Freedom of the Press Foundation

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The FPF is a non-profit organisation founded in 2012 to fund and support free speech and freedom of the press. Its mission includes "protect and promote the basic human right of freedom of the press, both in the US and abroad, in a world where surveillance, censorship, and manipulation are becoming more sophisticated and more pervasive". It also runs crowd-funding campaigns for independent journalistic organisations. Although FPF is based in San Francisco, freedom of the press acknowledges no geographical boundaries.

FPF's founding was inspired by the WikiLeaks financial blockadeWikipedia-W.svg, when payment processors cut WikiLeaks off in late 2010.[1][2] After 5 years of processing donations on WikiLeaks' behalf, FPF's board unanimously found that the blockade was no longer in effect, and severed ties with WikiLeaks as of Jan.08.2018.[3]

Guides and Training

FPF's Guides and Training section offers digital security training to news organisations, freelance and citizen journalists, and other at-risk groups.
The Guides section is chock-full of useful info, for example: Locking down Signal, Mobile Security Prevention Tips, What to do if your phone is seized by police, and much more.


The FPF accomplishes their mission by leading development on secure communications applications, encryption tools, training, and public and legal advocacy. "For news organisations, digital security is a critical press freedom issue in the 21st century. it is imperative that newsrooms use best-available security tools and practices, including encryption of sensitive communications and materials, anonymization of sources, and distribution of news through secure and censorship-resistant channels."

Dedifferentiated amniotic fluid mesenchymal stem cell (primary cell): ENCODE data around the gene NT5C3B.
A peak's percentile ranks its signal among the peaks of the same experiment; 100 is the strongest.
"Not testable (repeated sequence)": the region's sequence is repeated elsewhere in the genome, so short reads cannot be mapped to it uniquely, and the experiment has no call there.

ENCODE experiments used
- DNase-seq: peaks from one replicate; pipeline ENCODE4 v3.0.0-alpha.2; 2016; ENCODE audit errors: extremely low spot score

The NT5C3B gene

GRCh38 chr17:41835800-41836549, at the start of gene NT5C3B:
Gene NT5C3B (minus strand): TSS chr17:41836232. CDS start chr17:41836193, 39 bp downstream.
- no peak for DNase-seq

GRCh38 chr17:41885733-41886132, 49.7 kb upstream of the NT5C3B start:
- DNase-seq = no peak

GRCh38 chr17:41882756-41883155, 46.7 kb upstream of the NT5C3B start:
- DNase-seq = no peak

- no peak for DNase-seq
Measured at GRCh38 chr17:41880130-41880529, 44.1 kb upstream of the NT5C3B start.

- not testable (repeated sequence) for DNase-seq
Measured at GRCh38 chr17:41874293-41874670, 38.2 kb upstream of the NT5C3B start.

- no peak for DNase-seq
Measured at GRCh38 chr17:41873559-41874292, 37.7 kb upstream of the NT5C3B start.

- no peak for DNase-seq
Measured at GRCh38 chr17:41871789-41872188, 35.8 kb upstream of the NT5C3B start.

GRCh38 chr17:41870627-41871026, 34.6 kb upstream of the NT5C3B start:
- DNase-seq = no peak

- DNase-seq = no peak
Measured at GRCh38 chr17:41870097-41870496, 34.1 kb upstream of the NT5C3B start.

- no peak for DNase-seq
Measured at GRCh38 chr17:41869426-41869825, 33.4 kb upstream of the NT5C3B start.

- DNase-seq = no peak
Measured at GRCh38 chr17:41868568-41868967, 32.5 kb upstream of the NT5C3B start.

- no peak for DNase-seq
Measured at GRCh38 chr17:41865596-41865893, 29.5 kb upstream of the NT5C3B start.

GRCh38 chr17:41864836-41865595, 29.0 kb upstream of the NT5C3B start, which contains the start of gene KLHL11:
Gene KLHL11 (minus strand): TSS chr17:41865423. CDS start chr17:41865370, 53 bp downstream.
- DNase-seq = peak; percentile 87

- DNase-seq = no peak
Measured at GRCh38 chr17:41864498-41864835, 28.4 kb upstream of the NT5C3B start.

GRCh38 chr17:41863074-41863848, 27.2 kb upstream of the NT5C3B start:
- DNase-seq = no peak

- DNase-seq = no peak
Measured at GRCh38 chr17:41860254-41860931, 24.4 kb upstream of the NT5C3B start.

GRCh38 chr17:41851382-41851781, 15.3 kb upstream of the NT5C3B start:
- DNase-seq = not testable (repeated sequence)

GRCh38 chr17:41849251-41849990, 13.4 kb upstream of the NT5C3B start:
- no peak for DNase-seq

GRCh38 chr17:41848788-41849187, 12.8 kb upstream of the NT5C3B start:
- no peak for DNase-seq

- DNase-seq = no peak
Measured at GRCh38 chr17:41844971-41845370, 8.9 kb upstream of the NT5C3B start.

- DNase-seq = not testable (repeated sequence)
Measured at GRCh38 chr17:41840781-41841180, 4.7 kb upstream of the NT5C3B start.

Below are just two examples of what's on FPF's project page.


SecureDrop is an open source whistleblower submission system that media organisations can install to securely accept documents from anonymous sources. FPF is sponsoring the development of a prototype of a new SecureDrop workstation based on Qubes, a free and open source operating system that separates activity into different domains. "We are hopeful that this transition will improve user experience and while preserving and enhancing security".[4] SecureDrop's website page is here. See also SecureDropWikipedia-W.svg.


Sunder is an open source digital security tool that divides secrets into pieces distributed among multiple participants.[5] So you can split passwords and passphrases in such a way that multiple parts are required to recover the whole. Until a quorum of participants agrees to combine their shares (the number is configurable, eg, 5 out of 8), the individual pieces are not enough to gain access to any of the information.[5]

Sunder is still in development, and FTPF is actively seeking community feedback, especially from media organisations and activists. The documentation is excellent; read it here.



  1. ^ New press freedom group is launched to block US government attacks. Nothing is more vital than enabling true transparency and adversarial journalism, and preventing further assaults on them. Glenn Greenwald, The Guardian, Dec.17.2012.
  2. ^ Why we all have a stake in the Freedom of the Press Foundation. This new nonprofit to protect WikiLeaks and other whistleblowers from payment systems blocking deserves our support. Dan Willmor, The Guardian, Dec.17.2012.
  3. ^ Beyond the blockade. The primary impetus for the formation of this group was to block the US govt from ever again being able to attack and suffocate an independent journalistic enterprise the way it did with WikiLeaks. These efforts were ultimately successful. Last month, FPF’s board unanimously concluded—based on the available evidence — that the financial blockade by Visa, Mastercard, and PayPal is now over and likely has been for some time. We strongly oppose any prosecution of WikiLeaks or Assange for their publishing activities. Whether one likes WikiLeaks or not, the grand jury investigation into their publications is a grave threat to the press freedom of all media institutions. Freedom of the Press Foundation, Dec.20.2017.
  4. ^ The road towards an integrated SecureDrop Workstation. SecureDrop, May.24.2018.
  5. ^ a b Meet Sunder, a New Way to Share Secrets. Conor Schaefer, Freedom of the Press Foundation, May.10.2018.